Équiterre pushes Ottawa to speed up plan to ban bee-killing pesticides

A Montreal-based environmental group is demanding that Ottawa move faster on banning the pesticides blamed for killing off Canada's bee population and damaging wildlife across the country.

Canada's bid to ban wildlife-damaging chemicals by 2025 is too slow, says environmental group's co-founder

Nicotine-based pesticides are most commonly used by soy and corn farmers to help keep crops free of pests, but they have also proven to be killing bees. (Mike Blake/Reuters)

A Montreal-based environmental group is demanding that Ottawa move faster to ban the pesticides blamed for killing off Canada's bees and damaging wildlife.

"Once you've decided the science is clear, that it is having a huge impact on such an important species as bees — which are so important for agriculture in general because of pollination — then it would make sense for them to ban it right away," Sidney Ribaux told CBC Montreal's Daybreak Tuesday.

Ribaux is the co-founder and executive director of Équiterre — a non-profit environmental group that has been pushing for the federal ban on neonicotinoids, also known as neonics.

The nicotine-based pesticides are proven to be a danger to bees, as well as other species, such as frogs, birds, fish and earthworms.

In an open letter and petition on its website,​ Équiterre is asking Canada to respond as other countries already have, which is to "ban [neonics] right away," Ribaux said.

Instead, Health Canada's Pest Management Regulatory Agency (PMRA) is proposing a risk-management plan that phases out two out of three neonicotinoid imidacloprid pesticides — clothianidin and thiamethoxam — over a three- to five-year period.

Health Canada has said final decisions on the pesticides will be made at the end of 2019. 

"The department can immediately cancel or make changes to how a product can be used if it is found to be seriously impacting human health or the environment, or if there is a high likelihood of serious or severe effects occurring from its continued use," Health Canada spokesperson Geoffroy Legault-Thivierge told CBC News Tuesday.

"Health Canada will continue to review new scientific information as it becomes available."

Health Canada scientists have already reviewed more than 1,000 scientific studies related to neonicotinoids, the agency said in August.

Proposed ban may not go into full effect until 2025

The three-to-five-year phase-out wouldn't begin until the proposal is approved, meaning it may not come until full effect until 2025 — a delay Ribaux describes as "ridiculous."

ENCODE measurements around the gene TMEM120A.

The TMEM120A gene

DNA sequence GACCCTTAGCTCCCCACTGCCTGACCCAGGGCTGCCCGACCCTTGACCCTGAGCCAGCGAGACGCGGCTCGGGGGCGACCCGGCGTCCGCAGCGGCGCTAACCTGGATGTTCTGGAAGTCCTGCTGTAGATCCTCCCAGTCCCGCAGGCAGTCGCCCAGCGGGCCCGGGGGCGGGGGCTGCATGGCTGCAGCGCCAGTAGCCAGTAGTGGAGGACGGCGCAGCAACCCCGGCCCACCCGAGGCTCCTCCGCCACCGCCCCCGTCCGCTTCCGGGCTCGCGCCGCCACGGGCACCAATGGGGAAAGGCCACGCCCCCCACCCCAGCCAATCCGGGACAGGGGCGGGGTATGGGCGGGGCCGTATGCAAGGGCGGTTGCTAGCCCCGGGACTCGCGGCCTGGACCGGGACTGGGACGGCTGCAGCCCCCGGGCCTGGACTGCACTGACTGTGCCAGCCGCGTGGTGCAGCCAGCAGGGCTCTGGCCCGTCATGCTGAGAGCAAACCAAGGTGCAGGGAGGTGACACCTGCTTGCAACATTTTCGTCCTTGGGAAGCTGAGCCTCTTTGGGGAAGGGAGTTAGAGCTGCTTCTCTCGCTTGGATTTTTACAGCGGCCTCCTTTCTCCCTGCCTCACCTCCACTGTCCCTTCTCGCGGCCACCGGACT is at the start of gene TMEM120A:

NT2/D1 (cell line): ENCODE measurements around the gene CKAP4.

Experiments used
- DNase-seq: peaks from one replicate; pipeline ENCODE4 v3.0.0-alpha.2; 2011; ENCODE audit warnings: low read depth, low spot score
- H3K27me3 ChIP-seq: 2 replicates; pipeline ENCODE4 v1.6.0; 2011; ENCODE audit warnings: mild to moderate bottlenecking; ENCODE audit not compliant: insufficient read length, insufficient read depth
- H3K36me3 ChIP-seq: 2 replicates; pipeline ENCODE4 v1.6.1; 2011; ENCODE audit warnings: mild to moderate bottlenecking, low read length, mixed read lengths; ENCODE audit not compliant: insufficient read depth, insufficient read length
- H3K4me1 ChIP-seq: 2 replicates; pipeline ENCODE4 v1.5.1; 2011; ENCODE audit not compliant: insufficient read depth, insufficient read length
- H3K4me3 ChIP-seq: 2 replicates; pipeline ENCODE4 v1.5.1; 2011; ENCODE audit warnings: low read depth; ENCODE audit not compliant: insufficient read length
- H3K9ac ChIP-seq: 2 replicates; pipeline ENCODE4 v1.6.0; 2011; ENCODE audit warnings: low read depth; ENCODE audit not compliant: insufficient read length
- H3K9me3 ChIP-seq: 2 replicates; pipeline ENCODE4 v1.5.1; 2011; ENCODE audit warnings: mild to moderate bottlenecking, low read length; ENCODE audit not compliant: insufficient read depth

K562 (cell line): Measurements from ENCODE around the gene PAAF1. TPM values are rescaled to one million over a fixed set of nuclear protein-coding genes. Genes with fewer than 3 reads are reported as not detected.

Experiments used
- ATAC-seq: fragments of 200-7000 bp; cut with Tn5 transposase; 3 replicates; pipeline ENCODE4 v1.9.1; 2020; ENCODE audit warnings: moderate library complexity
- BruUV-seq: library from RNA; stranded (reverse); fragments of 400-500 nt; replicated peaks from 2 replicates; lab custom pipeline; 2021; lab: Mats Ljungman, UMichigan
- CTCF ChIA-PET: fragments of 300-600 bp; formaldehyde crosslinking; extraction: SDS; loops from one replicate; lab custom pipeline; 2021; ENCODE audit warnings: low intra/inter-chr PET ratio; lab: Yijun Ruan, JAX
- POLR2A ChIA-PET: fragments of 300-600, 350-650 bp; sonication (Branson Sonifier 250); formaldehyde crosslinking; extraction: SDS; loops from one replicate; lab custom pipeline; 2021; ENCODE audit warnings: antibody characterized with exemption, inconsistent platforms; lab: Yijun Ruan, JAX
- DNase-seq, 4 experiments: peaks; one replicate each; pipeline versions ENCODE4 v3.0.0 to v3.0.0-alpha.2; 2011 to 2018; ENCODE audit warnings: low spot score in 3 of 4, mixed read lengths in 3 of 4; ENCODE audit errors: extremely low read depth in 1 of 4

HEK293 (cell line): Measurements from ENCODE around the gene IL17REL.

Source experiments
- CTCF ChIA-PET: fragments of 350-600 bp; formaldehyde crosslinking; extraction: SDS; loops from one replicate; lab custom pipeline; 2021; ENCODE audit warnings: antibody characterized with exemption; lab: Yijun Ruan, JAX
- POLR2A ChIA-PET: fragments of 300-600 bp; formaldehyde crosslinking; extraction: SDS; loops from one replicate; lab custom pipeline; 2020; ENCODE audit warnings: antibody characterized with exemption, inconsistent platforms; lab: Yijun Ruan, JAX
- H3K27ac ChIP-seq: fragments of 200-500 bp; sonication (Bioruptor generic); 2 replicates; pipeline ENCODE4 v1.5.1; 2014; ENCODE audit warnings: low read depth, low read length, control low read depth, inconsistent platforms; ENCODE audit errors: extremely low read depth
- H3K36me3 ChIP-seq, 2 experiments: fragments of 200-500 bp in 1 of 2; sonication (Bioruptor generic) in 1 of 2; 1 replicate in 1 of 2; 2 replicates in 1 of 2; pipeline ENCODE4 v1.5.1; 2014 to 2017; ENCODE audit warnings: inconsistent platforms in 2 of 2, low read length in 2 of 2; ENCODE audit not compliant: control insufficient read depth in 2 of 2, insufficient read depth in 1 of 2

"If you had medication that was on the market that was killing people, then you wouldn't wait seven years before taking it off the market," he said. "You would take it off right away."

Équiterre's demand that Ottawa address the issue is not new, as the PMRA has been studying neonics since 2012 while environmental groups and scientists alike have long pushed for a ban.

Neonics use up

"Over the last decade, the amount of neonicotinoids used in agriculture has increased substantially," states Health Canada in an August statement.

Health Canada's re-evaluation of neonicotinoids identified "that it was being measured at levels that are harmful to certain aquatic insect populations, a critical food source for fish, birds and other animals."

Bees pollinate crops and contribute to a third of the food we consume, but a dangerous group of pesticides is threatening their survival. (AFP/Getty Images)

The three-year phase-out will allow for the orderly removal of product from the marketplace and alternatives to be identified, Legault-Thivierge said. Five years may be needed to develop new alternatives where none are available, he added.

Yet many of these pesticides are banned by European Union, and alternatives are already readily available, counters Ribaux. 

Quebec, Ontario establish provincial bans

Ontario limited use of the pesticides in 2015, and its regulations went into full effect last year.

Quebec has also unveiled its own to restrict the use of pesticides, including all three types of neonicotinoids, while Vancouver and Montreal have both banned their use entirely within city limits.


To encourage thoughtful and respectful conversations, first and last names will appear with each submission to CBC/Radio-Canada's online communities (except in children and youth-oriented communities). Pseudonyms will no longer be permitted.

By submitting a comment, you accept that CBC has the right to reproduce and publish that comment in whole or in part, in any manner CBC chooses. Please note that CBC does not endorse the opinions expressed in comments. Comments on this story are moderated according to our Submission Guidelines. Comments are welcome while open. We reserve the right to close comments at any time.

Become a CBC Member

Join the conversation  Create account

Already have an account?